sklearn.metrics.explained_variance_score(y_true, y_pred, *, sample_weight=None, multioutput='uniform_average', force_finite=True)[source]

Explained variance regression score function.

Best possible score is 1.0, lower values are worse.

In the particular case when y_true is constant, the explained variance score is not finite: it is either NaN (perfect predictions) or -Inf (imperfect predictions). To prevent such non-finite numbers to pollute higher-level experiments such as a grid search cross-validation, by default these cases are replaced with 1.0 (perfect predictions) or 0.0 (imperfect predictions) respectively. If force_finite is set to False, this score falls back on the original \(R^2\) definition.


The Explained Variance score is similar to the R^2 score, with the notable difference that it does not account for systematic offsets in the prediction. Most often the R^2 score should be preferred.

Read more in the User Guide.

y_truearray-like of shape (n_samples,) or (n_samples, n_outputs)

Ground truth (correct) target values.

y_predarray-like of shape (n_samples,) or (n_samples, n_outputs)

Estimated target values.

sample_weightarray-like of shape (n_samples,), default=None

Sample weights.

multioutput{‘raw_values’, ‘uniform_average’, ‘variance_weighted’} or array-like of shape (n_outputs,), default=’uniform_average’

Defines aggregating of multiple output scores. Array-like value defines weights used to average scores.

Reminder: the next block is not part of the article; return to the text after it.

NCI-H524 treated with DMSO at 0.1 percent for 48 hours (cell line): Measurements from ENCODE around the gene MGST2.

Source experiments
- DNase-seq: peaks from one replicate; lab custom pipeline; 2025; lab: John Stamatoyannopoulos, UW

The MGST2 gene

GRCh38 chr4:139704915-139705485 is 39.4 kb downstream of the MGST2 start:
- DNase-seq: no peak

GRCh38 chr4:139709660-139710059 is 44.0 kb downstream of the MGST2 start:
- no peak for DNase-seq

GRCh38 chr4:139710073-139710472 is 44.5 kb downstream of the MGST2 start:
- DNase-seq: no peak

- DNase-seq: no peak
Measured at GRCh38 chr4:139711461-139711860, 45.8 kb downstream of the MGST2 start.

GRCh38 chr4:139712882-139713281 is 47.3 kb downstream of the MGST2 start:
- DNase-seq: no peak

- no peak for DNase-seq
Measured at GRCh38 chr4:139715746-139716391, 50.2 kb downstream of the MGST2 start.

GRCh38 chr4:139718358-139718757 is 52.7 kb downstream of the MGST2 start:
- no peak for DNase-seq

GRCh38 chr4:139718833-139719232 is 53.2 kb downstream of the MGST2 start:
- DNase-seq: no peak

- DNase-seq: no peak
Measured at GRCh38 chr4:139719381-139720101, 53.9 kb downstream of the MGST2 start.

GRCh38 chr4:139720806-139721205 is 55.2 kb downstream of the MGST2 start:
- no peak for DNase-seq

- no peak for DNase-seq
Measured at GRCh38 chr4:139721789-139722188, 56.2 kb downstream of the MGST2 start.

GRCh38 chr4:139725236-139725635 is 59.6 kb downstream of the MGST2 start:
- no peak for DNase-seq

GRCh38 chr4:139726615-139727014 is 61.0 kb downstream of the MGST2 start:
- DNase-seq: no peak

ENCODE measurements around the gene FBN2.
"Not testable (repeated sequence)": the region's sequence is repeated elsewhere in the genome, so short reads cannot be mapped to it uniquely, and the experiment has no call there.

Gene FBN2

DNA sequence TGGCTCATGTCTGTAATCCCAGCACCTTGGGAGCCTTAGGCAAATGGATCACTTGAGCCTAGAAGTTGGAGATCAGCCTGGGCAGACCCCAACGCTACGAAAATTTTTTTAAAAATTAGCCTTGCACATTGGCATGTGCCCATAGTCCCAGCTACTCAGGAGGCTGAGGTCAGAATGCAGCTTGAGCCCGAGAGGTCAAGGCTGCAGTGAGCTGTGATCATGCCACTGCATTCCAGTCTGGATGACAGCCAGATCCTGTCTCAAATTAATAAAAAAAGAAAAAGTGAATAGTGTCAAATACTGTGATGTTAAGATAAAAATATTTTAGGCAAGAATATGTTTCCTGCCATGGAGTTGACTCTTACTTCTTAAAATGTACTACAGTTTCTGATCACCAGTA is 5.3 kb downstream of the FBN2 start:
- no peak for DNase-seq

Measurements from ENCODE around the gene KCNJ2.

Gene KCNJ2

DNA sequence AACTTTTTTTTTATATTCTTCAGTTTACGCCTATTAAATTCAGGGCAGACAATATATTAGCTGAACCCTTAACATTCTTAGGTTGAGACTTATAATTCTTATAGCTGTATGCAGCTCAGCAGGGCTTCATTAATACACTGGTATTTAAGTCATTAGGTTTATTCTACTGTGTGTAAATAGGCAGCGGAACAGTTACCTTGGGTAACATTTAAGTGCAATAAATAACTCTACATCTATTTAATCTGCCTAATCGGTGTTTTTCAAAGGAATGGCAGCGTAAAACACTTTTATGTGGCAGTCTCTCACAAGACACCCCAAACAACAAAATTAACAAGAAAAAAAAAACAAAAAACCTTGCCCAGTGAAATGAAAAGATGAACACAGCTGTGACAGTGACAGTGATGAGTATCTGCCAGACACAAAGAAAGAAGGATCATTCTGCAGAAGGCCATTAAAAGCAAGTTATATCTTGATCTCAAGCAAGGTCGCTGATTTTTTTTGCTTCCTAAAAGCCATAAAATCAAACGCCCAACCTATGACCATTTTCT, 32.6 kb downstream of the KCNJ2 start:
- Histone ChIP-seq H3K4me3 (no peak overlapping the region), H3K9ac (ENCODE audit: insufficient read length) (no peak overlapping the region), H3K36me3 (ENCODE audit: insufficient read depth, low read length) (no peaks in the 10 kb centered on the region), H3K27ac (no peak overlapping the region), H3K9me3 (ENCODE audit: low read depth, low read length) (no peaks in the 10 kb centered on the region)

‘raw_values’ :

Returns a full set of scores in case of multioutput input.

‘uniform_average’ :

Scores of all outputs are averaged with uniform weight.

‘variance_weighted’ :

Scores of all outputs are averaged, weighted by the variances of each individual output.

force_finitebool, default=True

Flag indicating if NaN and -Inf scores resulting from constant data should be replaced with real numbers (1.0 if prediction is perfect, 0.0 otherwise). Default is True, a convenient setting for hyperparameters’ search procedures (e.g. grid search cross-validation).

New in version 1.1.

scorefloat or ndarray of floats

The explained variance or ndarray if ‘multioutput’ is ‘raw_values’.

See also


Similar metric, but accounting for systematic offsets in prediction.


This is not a symmetric function.


>>> from sklearn.metrics import explained_variance_score
>>> y_true = [3, -0.5, 2, 7]
>>> y_pred = [2.5, 0.0, 2, 8]
>>> explained_variance_score(y_true, y_pred)
>>> y_true = [[0.5, 1], [-1, 1], [7, -6]]
>>> y_pred = [[0, 2], [-1, 2], [8, -5]]
>>> explained_variance_score(y_true, y_pred, multioutput='uniform_average')
>>> y_true = [-2, -2, -2]
>>> y_pred = [-2, -2, -2]
>>> explained_variance_score(y_true, y_pred)
>>> explained_variance_score(y_true, y_pred, force_finite=False)
>>> y_true = [-2, -2, -2]
>>> y_pred = [-2, -2, -2 + 1e-8]
>>> explained_variance_score(y_true, y_pred)
>>> explained_variance_score(y_true, y_pred, force_finite=False)